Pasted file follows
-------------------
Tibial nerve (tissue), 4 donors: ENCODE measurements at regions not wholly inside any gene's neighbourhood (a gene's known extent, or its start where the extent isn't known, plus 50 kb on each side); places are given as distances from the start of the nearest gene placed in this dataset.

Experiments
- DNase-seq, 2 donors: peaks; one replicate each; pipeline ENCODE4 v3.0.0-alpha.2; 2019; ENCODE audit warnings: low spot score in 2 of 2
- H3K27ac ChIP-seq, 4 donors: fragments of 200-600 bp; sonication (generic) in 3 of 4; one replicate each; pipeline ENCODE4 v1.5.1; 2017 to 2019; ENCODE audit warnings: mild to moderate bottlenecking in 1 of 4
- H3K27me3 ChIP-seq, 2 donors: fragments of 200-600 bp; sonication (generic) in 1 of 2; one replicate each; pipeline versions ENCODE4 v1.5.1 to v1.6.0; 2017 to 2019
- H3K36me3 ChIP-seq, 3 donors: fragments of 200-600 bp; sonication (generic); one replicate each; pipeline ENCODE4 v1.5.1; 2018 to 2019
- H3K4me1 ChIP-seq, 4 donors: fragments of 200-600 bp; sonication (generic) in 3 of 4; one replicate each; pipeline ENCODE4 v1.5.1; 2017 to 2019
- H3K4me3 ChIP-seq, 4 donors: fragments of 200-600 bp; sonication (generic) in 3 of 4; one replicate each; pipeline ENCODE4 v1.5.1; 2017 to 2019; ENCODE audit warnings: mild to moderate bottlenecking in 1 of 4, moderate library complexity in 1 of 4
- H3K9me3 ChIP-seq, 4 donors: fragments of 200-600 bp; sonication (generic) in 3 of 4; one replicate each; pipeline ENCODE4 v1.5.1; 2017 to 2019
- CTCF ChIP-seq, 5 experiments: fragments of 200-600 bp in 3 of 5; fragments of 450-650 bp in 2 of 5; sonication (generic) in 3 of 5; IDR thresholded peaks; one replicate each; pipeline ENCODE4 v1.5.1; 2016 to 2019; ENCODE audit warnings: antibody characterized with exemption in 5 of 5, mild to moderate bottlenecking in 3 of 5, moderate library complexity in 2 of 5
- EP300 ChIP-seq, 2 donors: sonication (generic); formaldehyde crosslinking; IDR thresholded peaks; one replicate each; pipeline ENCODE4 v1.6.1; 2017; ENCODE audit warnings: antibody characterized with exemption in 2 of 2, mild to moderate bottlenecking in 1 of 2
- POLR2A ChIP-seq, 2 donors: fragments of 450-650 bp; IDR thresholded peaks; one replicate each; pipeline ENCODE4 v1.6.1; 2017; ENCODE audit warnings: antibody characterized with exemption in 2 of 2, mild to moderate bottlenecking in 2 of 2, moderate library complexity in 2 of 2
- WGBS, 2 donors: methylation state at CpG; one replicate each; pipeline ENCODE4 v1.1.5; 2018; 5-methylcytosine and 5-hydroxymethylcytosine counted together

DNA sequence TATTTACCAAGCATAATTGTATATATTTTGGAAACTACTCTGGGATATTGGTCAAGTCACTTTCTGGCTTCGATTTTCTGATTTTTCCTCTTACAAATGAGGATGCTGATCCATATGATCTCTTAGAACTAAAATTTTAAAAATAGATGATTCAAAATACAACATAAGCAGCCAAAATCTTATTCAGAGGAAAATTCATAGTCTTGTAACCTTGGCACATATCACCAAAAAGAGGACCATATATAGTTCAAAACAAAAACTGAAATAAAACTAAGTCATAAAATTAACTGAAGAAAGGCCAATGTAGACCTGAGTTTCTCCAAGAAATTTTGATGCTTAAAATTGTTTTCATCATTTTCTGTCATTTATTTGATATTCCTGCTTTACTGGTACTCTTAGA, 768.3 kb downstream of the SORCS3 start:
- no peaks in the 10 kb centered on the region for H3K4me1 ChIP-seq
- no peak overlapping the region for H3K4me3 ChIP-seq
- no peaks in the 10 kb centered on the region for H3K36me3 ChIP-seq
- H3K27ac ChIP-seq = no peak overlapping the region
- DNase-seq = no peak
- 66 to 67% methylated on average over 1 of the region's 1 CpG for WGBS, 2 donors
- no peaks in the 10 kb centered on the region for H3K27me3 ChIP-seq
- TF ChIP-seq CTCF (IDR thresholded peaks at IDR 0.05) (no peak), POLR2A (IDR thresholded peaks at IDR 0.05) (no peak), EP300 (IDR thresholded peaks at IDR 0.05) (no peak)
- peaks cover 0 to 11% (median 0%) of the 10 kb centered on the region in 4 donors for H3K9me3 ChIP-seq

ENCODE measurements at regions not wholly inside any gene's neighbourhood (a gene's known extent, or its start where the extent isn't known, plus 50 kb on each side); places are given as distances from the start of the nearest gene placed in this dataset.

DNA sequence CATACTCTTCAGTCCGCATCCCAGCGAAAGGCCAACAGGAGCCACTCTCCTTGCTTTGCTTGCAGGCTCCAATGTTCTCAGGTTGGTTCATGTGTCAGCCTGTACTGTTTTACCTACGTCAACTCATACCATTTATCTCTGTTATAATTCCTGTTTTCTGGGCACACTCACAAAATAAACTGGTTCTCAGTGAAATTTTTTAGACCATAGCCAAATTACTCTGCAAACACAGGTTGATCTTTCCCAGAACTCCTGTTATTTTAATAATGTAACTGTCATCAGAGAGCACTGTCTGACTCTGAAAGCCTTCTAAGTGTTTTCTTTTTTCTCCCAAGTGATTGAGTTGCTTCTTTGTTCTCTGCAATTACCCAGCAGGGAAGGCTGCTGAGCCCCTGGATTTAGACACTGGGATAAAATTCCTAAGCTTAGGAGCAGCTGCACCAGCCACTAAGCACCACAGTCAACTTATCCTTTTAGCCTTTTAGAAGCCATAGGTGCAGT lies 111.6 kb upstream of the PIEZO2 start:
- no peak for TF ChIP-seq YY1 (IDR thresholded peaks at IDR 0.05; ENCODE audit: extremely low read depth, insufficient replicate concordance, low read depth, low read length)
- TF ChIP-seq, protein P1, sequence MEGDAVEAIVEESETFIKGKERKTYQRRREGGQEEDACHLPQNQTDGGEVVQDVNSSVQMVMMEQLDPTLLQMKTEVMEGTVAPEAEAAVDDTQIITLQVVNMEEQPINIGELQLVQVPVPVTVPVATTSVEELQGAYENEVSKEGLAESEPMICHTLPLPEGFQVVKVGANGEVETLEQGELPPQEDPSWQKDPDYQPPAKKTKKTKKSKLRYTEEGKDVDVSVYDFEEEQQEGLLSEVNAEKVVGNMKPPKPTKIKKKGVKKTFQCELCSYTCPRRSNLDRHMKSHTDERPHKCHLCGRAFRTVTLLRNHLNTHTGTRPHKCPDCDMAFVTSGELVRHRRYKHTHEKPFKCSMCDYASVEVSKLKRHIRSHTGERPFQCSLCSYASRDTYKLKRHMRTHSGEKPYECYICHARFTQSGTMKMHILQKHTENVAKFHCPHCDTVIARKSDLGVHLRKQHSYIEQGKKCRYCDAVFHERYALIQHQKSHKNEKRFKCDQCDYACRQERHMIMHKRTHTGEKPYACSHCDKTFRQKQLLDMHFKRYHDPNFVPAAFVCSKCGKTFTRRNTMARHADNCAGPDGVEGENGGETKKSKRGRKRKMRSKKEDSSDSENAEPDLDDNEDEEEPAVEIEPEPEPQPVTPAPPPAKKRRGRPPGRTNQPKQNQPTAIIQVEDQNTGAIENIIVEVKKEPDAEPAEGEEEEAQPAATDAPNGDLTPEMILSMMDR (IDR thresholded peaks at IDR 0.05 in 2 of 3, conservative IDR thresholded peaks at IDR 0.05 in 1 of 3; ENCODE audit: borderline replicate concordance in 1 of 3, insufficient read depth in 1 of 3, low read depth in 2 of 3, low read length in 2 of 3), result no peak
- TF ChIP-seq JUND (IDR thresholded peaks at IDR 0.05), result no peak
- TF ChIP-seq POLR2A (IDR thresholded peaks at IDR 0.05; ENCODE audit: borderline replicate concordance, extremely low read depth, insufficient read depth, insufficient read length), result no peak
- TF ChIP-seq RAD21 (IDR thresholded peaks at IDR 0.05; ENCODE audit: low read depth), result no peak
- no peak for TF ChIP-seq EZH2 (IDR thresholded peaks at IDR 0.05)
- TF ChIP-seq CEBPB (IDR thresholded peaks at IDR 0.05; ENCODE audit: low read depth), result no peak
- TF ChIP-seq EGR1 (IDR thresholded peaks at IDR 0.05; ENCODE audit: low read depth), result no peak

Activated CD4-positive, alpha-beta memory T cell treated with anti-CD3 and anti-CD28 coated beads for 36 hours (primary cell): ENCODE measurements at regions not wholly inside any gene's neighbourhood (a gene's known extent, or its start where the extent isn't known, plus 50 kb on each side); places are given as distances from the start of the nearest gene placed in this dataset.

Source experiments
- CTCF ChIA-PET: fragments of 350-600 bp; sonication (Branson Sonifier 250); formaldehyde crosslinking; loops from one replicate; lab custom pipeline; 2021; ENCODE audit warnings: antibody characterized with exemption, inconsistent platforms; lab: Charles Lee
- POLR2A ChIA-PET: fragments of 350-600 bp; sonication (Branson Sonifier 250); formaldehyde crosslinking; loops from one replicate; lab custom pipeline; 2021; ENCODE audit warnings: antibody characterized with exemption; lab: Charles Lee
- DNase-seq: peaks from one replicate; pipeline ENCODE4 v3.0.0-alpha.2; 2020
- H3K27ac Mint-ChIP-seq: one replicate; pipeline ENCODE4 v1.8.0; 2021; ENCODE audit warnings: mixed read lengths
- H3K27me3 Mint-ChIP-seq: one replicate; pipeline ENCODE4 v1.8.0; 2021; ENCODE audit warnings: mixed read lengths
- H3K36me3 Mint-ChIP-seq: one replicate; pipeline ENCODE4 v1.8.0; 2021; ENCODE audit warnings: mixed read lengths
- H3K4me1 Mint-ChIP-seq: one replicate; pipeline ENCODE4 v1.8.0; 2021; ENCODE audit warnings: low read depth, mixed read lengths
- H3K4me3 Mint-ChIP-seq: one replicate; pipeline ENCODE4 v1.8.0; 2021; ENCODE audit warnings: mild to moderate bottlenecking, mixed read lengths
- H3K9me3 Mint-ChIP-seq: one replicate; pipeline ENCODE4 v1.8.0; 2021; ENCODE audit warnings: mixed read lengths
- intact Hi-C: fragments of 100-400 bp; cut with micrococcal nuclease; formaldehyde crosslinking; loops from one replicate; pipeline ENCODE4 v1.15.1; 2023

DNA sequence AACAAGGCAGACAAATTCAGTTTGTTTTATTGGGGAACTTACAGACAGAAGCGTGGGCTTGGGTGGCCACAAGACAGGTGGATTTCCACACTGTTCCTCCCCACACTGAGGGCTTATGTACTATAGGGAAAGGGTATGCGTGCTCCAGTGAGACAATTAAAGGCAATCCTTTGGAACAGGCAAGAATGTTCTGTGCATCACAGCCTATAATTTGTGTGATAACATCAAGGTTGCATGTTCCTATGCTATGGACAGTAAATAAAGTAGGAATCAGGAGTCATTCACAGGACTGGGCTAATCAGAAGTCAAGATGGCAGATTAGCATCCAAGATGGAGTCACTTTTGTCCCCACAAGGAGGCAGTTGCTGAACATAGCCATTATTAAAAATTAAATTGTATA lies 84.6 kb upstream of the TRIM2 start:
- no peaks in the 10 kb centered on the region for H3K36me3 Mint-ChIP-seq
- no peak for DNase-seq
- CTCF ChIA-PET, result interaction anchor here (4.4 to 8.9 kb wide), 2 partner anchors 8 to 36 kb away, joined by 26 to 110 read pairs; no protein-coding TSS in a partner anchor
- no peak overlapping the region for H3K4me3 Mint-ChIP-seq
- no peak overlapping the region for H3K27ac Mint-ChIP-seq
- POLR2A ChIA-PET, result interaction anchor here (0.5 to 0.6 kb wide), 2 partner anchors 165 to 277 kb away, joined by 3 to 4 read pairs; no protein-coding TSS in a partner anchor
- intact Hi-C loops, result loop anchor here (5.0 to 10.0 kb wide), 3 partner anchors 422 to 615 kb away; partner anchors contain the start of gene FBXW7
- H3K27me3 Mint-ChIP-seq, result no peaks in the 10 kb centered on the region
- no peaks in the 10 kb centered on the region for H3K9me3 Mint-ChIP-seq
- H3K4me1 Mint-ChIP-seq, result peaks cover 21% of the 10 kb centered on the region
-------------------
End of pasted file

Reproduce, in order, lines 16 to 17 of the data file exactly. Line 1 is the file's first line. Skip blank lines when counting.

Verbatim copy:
- no peak overlapping the region for H3K4me3 ChIP-seq
- no peaks in the 10 kb centered on the region for H3K36me3 ChIP-seq